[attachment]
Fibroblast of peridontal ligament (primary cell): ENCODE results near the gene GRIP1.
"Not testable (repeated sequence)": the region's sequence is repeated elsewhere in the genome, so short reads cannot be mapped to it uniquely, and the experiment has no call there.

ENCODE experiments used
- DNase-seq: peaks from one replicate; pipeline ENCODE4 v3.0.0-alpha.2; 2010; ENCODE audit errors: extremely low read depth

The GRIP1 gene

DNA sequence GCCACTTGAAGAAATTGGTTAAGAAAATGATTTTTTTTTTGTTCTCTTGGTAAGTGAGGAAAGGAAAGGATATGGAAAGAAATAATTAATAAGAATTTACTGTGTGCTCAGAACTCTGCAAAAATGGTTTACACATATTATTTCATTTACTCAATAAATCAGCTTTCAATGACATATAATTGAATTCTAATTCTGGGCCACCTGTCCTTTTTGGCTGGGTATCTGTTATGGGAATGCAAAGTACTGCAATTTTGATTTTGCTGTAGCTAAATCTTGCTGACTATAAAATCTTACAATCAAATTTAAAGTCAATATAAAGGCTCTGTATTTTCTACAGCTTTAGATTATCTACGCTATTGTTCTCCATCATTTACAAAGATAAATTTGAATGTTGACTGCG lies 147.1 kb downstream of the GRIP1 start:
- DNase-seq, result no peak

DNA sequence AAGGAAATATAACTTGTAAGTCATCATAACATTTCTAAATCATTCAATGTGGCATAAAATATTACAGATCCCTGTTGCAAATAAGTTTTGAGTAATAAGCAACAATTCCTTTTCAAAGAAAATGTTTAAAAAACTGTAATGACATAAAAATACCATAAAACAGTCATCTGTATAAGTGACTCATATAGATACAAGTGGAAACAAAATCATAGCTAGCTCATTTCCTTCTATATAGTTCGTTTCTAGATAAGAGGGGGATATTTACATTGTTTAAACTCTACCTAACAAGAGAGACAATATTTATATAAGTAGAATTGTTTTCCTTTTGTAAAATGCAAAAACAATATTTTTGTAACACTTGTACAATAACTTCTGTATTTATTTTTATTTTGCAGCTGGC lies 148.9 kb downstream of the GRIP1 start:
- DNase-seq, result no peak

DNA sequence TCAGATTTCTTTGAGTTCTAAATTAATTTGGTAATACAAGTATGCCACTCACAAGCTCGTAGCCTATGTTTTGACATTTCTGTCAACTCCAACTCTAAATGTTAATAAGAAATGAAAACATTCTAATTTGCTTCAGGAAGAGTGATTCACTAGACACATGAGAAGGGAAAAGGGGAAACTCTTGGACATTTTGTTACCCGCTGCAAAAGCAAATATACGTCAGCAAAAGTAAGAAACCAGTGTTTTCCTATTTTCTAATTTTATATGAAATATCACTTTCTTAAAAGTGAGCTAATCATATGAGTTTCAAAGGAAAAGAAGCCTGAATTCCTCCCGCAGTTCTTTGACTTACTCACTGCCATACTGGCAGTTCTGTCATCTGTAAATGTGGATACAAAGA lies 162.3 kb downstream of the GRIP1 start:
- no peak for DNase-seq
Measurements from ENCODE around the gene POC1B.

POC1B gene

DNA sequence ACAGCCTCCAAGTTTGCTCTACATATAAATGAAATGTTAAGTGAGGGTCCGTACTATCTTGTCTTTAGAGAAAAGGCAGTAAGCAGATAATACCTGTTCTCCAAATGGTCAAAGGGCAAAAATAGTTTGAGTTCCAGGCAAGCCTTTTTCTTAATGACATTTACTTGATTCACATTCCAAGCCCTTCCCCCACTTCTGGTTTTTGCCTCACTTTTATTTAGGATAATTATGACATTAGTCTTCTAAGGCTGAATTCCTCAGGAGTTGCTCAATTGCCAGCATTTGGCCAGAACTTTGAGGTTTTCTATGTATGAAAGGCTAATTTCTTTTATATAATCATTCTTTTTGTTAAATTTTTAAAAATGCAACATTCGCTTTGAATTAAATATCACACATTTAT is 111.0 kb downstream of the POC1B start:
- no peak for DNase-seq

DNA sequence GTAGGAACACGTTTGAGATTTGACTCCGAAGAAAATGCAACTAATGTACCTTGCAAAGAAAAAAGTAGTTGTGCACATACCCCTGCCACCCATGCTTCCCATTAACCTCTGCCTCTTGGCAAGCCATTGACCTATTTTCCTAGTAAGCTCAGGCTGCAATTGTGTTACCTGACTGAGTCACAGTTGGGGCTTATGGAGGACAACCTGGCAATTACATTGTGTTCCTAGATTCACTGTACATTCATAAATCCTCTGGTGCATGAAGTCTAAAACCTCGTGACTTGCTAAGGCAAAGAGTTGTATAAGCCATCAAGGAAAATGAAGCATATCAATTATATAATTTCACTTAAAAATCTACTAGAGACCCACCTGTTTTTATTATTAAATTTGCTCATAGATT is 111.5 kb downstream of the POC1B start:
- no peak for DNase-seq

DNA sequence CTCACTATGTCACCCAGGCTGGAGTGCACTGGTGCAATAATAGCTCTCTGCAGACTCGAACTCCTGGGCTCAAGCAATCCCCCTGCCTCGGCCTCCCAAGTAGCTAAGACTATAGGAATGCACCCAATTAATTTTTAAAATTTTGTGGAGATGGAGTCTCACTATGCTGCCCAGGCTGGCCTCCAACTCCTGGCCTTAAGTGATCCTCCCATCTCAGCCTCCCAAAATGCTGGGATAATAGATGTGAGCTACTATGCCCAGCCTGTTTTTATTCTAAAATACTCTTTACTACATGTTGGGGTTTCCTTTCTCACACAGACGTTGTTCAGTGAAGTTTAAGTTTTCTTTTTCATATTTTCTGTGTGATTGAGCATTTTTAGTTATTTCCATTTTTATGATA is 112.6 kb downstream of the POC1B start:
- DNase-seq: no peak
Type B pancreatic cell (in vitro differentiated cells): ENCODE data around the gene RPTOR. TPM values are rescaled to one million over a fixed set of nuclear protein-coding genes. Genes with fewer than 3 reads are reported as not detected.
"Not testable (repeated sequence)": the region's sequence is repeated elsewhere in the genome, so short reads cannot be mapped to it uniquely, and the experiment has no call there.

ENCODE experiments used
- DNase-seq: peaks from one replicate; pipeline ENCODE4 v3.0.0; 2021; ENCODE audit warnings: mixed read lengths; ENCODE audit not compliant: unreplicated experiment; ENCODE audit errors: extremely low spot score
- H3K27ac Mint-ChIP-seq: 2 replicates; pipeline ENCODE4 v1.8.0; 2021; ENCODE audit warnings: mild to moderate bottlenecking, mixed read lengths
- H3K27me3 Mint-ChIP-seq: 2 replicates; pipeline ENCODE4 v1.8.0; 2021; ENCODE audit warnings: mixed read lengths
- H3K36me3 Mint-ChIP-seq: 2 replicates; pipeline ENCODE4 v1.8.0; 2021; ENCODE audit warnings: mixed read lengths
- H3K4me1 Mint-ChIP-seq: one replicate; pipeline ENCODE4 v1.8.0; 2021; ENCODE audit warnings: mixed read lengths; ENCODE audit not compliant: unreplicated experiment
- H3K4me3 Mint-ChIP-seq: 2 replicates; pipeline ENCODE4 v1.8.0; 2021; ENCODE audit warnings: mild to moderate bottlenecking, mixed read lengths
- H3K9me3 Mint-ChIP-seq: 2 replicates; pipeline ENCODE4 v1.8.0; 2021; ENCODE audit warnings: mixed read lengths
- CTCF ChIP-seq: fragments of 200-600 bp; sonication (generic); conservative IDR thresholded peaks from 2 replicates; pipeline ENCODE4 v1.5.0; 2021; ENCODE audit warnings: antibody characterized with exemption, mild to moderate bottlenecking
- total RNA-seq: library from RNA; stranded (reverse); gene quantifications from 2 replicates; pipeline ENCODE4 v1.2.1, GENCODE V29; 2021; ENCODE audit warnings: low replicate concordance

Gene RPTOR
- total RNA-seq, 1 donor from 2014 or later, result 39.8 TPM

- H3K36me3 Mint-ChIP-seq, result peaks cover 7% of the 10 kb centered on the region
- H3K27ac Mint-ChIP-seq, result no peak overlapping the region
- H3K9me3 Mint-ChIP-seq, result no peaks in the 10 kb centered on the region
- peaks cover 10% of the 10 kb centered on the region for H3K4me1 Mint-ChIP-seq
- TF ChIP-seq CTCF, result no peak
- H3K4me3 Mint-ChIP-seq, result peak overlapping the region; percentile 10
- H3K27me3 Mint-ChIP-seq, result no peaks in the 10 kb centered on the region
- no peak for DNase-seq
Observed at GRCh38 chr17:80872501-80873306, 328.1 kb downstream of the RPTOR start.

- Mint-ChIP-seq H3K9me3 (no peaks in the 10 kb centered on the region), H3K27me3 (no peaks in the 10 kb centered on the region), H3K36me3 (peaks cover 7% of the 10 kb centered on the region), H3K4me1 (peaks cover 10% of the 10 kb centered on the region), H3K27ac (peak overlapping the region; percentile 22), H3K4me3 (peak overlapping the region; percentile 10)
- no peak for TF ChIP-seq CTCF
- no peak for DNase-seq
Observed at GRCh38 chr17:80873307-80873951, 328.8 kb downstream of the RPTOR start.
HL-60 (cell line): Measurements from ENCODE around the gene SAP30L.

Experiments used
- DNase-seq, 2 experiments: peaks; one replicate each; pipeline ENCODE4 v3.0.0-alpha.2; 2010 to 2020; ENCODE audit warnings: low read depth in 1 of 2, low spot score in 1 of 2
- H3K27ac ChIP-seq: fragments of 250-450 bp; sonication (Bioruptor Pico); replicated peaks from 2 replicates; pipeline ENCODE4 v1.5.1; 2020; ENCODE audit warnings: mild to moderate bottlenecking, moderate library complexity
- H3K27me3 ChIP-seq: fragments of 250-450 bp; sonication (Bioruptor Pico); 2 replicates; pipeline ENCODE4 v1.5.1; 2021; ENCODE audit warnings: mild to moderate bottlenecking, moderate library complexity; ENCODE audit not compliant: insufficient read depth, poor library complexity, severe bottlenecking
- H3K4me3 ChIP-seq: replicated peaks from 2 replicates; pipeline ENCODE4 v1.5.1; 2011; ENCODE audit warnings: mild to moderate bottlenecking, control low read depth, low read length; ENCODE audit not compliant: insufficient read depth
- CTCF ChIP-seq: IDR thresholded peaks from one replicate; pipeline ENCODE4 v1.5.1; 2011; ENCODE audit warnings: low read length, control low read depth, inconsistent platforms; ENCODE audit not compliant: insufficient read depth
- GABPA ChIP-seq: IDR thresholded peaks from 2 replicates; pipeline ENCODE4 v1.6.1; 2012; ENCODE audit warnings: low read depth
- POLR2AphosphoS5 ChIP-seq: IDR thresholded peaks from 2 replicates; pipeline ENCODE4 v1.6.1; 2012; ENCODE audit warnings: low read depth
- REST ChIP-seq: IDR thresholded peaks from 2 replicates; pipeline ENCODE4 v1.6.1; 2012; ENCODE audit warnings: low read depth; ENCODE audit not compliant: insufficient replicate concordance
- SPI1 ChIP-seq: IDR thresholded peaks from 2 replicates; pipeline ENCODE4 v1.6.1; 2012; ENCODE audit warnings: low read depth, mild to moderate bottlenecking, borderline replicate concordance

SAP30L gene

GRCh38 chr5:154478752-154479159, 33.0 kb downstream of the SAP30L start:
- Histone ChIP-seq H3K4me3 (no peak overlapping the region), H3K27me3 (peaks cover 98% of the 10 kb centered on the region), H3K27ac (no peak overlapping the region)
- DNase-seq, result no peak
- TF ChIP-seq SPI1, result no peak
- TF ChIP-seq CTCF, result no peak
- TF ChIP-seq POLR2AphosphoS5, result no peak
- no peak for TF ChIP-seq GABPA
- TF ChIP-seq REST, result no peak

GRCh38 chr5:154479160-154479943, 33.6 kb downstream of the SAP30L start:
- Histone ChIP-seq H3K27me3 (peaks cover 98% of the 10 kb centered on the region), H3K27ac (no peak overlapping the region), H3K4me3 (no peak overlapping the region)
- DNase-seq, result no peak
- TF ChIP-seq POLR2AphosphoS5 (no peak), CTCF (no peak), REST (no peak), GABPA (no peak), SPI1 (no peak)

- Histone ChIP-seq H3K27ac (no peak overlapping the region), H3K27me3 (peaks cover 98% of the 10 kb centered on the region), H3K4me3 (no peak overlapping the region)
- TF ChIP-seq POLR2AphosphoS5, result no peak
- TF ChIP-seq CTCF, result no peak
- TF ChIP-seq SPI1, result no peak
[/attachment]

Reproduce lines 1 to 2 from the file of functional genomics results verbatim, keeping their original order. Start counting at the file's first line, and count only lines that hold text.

Fibroblast of peridontal ligament (primary cell): ENCODE results near the gene GRIP1.
"Not testable (repeated sequence)": the region's sequence is repeated elsewhere in the genome, so short reads cannot be mapped to it uniquely, and the experiment has no call there.